It’s been a long and successful day on the bus. After yesterday’s post I thought I’d share with you a shot from the Eielson Visitor’s Center and relieve the suspense. The shot is of the Denali complex, from The Wedge to Peter’s Dome all surrounding Denali like jewels in a diamond ring.
As I explained in a earlier post, only 30% of the Denali National Park visitors actually see the mountain. What we learned today is that only 10% of those visitors ever see a cloudless mountain. They sell the 30% T-shirts here, but not one for ten per-centers. At the end of our trip, the first thing that the Queen and I did was to march into the gift shop, and buy our tee-shirts. I can die now.
I can’t begin to explain how massive this mountain is. The photo included was not taken with a telephoto lens. It was a normal lens from thirty-two miles away. There are two peaks on Denali, the north, which is pyramid shape, and the south which looks like a scoop of ice cream. The south peak is over twenty thousand feet making it the tallest mountain on the North American Continent. The distance between the two peaks is two miles. Another bit of trivia that sells tee-shirts here is that Denali’s base plateau is under three thousand feet, while Mt. Everest sits on a plateau of sixteen thousand feet. So, with pride, the Alaskan’s boast that Denali is taller from base to peak than Mt. Everest. I’m not going to join that argument, I’ll just say there are windows in the visitor center two stories high, and this mountain fills the center panel. ‘nuf-said.
A high pressure front was supposed to move in today bringing warmer temperatures tomorrow. That means the weather should clear giving us the best chance to photograph The Mountain. So, we extended our stay another day here in Nenana Canyon (the real name of the community the ranger calls Glitter Gulch).
We’ve already purchased tickets for tomorrow’s shuttle bus. We’re betting on the conditions being right. It’s been cold, windy and cloudy all day with the temperature never breaking into the sixties. We will be moving to Cantwell on Wednesday regardless, so we all have our fingers and toes crossed.
I wanted to get in this short post so that I could give you that update, but it’s also an excuse to show more of the photos from Saturday’s bus ride. Even if we don’t get a good shot, there are some scenes that I didn’t get the first time. We have a 7:00am departure, so the Queen is already preparing for her beauty sleep. Wish us luck.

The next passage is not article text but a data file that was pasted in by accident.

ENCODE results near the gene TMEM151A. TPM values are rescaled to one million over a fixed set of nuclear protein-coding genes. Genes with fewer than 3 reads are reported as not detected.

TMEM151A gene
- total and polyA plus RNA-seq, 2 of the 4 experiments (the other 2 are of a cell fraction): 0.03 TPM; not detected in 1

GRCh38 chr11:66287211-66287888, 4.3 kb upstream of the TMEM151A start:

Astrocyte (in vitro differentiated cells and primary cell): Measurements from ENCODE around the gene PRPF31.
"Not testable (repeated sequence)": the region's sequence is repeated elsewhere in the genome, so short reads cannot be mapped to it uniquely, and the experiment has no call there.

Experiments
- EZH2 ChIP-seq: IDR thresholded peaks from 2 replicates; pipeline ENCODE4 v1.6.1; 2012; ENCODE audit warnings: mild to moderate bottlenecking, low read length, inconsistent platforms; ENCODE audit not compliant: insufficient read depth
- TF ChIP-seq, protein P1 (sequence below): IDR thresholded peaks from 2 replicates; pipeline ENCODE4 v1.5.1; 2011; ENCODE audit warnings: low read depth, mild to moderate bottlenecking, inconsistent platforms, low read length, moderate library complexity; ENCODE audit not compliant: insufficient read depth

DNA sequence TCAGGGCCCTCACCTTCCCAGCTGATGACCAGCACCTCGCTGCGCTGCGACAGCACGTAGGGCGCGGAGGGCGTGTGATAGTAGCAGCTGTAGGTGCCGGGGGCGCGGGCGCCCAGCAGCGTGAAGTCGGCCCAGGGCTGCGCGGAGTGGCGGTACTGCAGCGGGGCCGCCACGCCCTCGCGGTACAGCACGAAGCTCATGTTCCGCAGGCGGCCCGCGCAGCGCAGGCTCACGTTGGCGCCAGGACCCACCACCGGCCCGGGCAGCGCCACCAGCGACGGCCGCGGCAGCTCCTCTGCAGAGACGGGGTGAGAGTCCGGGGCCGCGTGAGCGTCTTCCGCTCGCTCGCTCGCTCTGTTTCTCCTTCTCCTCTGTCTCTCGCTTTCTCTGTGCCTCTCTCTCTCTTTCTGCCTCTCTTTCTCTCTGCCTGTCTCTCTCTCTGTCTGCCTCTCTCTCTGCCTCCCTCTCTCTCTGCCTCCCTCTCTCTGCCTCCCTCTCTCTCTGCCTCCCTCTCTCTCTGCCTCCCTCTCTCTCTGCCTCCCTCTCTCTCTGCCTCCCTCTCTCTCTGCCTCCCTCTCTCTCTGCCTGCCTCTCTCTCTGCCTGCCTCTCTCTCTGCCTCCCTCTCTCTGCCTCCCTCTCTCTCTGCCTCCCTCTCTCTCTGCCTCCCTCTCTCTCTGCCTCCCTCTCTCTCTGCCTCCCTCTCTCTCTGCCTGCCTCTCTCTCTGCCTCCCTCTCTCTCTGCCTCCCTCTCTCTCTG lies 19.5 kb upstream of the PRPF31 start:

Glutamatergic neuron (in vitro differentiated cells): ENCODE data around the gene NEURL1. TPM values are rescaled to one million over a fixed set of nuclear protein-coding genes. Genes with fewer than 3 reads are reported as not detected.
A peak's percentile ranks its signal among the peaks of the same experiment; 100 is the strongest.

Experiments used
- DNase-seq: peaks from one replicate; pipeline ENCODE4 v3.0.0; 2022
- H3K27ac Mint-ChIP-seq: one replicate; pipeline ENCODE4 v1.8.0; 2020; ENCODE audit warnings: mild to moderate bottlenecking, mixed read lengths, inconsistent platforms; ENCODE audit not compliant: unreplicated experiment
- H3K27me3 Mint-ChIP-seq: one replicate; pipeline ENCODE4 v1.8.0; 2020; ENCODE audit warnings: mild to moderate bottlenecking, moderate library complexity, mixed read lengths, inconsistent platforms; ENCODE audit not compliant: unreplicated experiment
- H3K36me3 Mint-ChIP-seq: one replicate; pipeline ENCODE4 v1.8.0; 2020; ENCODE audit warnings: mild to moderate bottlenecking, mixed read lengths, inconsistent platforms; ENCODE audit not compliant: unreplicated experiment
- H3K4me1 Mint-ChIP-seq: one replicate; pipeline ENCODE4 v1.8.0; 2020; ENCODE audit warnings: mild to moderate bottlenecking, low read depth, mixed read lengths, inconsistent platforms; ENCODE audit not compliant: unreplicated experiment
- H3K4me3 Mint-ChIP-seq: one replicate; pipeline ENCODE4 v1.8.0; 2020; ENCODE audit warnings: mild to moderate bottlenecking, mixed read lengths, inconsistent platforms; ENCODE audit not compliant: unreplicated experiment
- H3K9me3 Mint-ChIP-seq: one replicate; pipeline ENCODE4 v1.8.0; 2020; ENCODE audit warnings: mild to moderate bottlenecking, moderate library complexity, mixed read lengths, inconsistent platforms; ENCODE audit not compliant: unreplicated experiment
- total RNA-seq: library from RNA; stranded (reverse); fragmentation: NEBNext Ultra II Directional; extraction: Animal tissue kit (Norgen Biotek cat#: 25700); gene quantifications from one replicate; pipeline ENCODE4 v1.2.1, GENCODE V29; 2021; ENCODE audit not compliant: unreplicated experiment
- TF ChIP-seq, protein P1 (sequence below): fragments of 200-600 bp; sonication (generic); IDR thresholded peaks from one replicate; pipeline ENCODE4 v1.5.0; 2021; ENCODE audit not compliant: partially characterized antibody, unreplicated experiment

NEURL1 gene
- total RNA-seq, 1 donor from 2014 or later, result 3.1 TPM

When we first talked about this adventure, my destination goal was Denali National Park. Everything up to this point and everything we do on the way home was icing on the cake. We’ve made it, and today is our third of five days camped in the community outside of the park, or as a ranger called it; Glitter Gulch.
I wanted to see the Great Mountain for myself and possibly photograph it. That’s an elusive task because as the Park Service explains, only a third of the visitors get to actually see the mountain. Normally the moist air coming up from the Alaska Gulf rises over the Alaska Range and the mountains squeeze the water vapor out of the air so it condenses into beautiful clouds. But Denali cloaks itself in those clouds most of the time.
The park is different from any other National Park that I’ve visited. Besides the visitor center on the east side, there are very few concessions within the park boundaries. The intentions for The park was to be more of a wilderness experience. The park service limits traffic to fifteen miles on the single park road. Imagine, the state of Massachusetts having one road and you will get a sense of the space set aside for preservation.
You can’t drive your car into the heart of the park, but you can walk anywhere you like, you can ride a bike along the road, but over three-hundred thousand people use the shuttle or tour buses each year. The tours offer guides and video screens, so you don’t even have to leave your seat to view the wildlife (you can even buy a DVD recording of your tour when you get back).
The shuttle buses take you to various stops along the road and the cost is proportional to the distance. The guide is the driver and there aren’t any video cameras, so you have to spot the animals yourself. Anyone on the bus can yell stop, and the driver will stop, spot the object, move the bus so people can get a better photograph, and explain about what you’ve stopped for. There are only two rules: 1. No body parts can hang out of the windows (lenses are not body parts, so they can protrude). 2. You must stay quiet while the animal is near the bus.
So, that really sucks, right? I want to hang out and try to pet the bears! It’s actually a pretty good system. Because of the rules, the animals don’t associate the buses with humans. They’re just big inedible cows moving back and forth across the landscape. Like being in an observation blind, the passengers get to see the animals act naturally. The ‘Stop!’ thing? Believe me when you have a bus load of people staring intently out the window, you stop more often than if you were by yourself.
You may have guessed by now that we took one of the shuttle buses yesterday out to Wonder Lake and back. We did get to see Denali, but only at the first overlook, seventy miles away. That qualifies us for the “I saw the Mountain” tee-shirt. I didn’t get a good shot however. It’s raining today, but Tuesday’s and Wednesday’s forecast is for drier skies, so we’re going to take another bus. I still want my picture.